As a part of language rules, one of the primary uses of quotation marks is to indicate direct speech or to highlight the words or phrases taken verbatim from another source. Beyond this, the rules also state that quotation marks can be used to denote titles of short works, indicate irony, or introduce unfamiliar terms, thus adding depth and precision to your writing.
Definition: Quotation marks
These punctuation marks are mostly used to represent direct speech. They can also imply alternative meaning or represent the titles of books or other works.
When to use quotation marks
There are two types of quotation marks: Single (‘…’) quotes and double (“…”) quotes. In British English and American English, these two punctuation marks are used differently.
Single quotation marks
These punctuation marks are mostly used in British English, and they can indicate direct speech. They are commonly used for quotes within quotes in American English. Here are some examples:
Double quotation marks
The use of these punctuation marks differs depending on whether you are using American English or British English. In American English, they usually depict direct speech. In British English, these marks are commonly used for quotes within quotes. Here are some examples to illustrate the difference:
Quotation mark rules
When using these punctuation marks, you will need to take note of the following rules.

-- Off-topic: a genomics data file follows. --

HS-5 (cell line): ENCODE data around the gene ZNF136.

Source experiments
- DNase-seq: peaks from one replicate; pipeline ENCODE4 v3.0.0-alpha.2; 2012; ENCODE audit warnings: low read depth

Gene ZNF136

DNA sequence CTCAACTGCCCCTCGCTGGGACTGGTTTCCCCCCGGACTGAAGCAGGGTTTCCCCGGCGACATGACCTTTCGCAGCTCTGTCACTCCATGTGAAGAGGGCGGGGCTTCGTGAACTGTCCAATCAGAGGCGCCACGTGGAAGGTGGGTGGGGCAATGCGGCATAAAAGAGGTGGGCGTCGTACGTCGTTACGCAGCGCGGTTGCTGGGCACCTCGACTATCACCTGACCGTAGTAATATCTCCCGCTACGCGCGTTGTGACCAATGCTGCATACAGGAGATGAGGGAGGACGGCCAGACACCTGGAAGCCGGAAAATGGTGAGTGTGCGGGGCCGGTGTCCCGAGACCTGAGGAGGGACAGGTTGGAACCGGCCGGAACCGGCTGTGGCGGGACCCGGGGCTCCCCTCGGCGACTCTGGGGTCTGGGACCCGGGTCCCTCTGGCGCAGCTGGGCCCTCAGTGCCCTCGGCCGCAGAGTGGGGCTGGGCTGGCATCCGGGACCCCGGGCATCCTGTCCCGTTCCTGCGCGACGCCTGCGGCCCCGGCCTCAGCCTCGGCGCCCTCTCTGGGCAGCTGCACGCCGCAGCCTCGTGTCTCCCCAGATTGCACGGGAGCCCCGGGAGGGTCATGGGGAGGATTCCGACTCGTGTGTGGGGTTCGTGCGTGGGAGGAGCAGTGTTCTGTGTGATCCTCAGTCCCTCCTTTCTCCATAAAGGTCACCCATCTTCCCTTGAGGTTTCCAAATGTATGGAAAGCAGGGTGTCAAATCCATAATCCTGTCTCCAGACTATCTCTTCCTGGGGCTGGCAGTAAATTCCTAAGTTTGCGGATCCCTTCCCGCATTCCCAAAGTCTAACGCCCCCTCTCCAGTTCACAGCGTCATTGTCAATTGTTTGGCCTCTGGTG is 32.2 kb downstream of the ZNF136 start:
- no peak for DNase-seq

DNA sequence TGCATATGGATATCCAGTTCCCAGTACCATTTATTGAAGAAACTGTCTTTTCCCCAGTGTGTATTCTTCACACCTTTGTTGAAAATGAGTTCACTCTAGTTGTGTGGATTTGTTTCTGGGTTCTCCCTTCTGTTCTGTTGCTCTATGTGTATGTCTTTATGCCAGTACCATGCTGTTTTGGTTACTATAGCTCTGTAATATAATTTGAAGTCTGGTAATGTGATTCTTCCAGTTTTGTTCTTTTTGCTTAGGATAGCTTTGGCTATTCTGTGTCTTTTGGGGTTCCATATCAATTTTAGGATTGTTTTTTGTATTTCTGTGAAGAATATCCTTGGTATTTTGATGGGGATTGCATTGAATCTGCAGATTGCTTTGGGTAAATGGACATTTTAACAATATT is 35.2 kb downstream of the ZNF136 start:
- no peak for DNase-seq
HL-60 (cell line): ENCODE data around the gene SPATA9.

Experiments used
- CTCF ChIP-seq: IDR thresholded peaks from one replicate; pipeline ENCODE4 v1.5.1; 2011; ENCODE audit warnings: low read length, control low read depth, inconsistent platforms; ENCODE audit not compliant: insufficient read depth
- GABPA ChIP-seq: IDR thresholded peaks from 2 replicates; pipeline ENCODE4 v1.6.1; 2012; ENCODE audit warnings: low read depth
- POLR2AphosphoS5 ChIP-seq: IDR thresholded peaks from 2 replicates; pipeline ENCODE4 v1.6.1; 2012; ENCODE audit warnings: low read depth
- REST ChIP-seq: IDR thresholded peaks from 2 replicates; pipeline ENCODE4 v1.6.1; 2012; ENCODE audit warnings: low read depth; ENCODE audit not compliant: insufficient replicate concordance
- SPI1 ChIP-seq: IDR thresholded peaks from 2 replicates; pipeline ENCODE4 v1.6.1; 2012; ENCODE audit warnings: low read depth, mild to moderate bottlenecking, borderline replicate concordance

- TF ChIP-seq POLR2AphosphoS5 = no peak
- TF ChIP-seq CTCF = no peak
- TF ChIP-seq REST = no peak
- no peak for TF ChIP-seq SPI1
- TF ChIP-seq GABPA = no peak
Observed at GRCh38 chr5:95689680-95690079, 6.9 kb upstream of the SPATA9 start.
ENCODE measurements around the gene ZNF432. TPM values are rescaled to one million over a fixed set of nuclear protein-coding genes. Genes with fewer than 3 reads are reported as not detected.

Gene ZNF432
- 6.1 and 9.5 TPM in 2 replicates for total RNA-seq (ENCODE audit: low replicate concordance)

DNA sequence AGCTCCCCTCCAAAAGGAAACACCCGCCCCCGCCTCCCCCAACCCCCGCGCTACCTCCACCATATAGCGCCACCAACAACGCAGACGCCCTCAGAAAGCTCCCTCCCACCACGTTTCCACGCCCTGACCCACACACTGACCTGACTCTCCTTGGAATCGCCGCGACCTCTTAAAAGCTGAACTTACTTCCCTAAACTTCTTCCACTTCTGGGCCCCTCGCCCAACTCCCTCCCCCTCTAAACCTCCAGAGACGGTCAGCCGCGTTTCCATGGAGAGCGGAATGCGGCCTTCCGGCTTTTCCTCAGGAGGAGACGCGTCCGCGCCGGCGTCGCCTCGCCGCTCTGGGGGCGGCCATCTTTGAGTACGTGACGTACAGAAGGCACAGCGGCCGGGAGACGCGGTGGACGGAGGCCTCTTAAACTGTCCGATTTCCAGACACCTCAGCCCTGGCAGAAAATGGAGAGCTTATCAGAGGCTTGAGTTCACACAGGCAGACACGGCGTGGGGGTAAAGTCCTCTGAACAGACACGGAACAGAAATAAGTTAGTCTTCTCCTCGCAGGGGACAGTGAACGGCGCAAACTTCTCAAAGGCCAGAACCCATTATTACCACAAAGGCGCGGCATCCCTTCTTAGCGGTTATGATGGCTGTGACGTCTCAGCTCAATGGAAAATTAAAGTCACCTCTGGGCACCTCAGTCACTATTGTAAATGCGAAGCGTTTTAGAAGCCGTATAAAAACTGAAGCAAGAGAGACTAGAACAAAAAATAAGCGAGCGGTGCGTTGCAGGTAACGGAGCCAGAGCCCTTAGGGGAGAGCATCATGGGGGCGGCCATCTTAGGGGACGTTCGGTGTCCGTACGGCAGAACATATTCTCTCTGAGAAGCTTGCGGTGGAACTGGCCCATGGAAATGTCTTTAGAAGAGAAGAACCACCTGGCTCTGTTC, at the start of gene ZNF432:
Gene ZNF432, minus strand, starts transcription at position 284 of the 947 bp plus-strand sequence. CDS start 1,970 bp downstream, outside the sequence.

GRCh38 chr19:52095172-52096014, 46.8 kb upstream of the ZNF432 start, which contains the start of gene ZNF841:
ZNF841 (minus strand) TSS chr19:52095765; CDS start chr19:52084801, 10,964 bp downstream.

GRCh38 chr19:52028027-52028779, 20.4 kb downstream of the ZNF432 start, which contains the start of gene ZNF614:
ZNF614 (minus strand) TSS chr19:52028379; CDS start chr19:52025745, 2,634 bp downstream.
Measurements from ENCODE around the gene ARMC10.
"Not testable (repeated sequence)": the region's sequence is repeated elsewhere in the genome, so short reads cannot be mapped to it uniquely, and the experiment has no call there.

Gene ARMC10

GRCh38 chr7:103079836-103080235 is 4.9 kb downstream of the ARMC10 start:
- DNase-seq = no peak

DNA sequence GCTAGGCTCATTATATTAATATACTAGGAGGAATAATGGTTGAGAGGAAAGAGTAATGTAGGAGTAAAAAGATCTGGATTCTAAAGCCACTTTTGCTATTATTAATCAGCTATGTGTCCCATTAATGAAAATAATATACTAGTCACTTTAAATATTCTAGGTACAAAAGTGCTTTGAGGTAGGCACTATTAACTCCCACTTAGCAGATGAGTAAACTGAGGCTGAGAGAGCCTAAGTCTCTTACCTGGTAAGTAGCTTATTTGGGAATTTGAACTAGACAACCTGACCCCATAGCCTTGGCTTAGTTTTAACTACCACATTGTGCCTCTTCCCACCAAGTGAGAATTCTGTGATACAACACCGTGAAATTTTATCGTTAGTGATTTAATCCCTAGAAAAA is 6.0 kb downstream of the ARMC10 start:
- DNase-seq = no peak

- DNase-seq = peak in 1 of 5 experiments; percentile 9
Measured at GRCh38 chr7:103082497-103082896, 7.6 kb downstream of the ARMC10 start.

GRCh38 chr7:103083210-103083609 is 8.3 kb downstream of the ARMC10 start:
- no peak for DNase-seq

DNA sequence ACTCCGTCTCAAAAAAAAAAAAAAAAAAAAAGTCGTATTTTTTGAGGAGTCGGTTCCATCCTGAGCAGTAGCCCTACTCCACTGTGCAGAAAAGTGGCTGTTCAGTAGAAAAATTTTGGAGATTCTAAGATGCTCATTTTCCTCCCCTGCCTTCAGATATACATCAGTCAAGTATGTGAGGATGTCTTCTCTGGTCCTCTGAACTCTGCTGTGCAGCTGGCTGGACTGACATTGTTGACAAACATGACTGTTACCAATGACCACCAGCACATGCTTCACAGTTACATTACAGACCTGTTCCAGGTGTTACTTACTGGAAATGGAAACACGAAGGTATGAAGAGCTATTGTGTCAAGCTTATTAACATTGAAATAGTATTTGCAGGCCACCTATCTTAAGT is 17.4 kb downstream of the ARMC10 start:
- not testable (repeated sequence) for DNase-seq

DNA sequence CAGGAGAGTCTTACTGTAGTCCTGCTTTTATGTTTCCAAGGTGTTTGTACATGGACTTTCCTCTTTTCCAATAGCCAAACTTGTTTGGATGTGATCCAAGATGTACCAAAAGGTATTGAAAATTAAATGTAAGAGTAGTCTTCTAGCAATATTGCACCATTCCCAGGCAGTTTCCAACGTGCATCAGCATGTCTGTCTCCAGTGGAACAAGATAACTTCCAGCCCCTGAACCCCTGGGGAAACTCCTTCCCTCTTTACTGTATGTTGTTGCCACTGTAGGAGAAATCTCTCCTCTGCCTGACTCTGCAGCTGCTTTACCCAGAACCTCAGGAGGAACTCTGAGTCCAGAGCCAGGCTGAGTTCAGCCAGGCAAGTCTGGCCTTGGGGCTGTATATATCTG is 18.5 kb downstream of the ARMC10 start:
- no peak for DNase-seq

Quotations and capitalization
If you are quoting a complete sentence, the first word after the quotation has to be capitalized. This rule applies even if the quote is in the middle of a sentence. Here are some examples:
You will not need to capitalize the sentence if you are only quoting a phrase. For example:
When you split the quoted text, you will not need to capitalize the second part of the sentence. For example:
You should take note of the use of commas. After the initial quote, you will use the comma within the quotation mark. In the second part of the quotation, the comma has to be outside the quotation mark. However, the period or full stop will be placed within the quotation mark.
Quotation marks and other punctuation marks
Punctuation marks that introduce quotes are never placed within the quotation marks, but the rules are different for punctuation marks that end the quotes. In American English, commas and periods are always placed within the quotation marks. However, in the UK, commas and periods or full stops are only placed in the quotation marks if the quote is a full sentence or if the punctuation marks are part of the quotation.
When using question marks and exclamation points, you only need to place them in the quotation marks if they are part of the quote.
Quotes within quotes
The punctuation of quotes within quotes will vary depending on the version of English you are using. In American English, you have to use single quotation marks for quotes within quotes. On the other hand, you need to use double quotation marks for the same purpose in British English.
Quotation marks – Examples
These punctuation marks are primarily used to represent the exact language used by someone else.
Double quotation marks are commonly used to indicate direct speech, while single quote marks are used to enclose quotes within quotes or quotes within headlines.
These punctuation marks are only placed in the quotation marks if they are part of the quote.
You can use double quotation marks for the main quote and single quotation marks for the quote within the quote.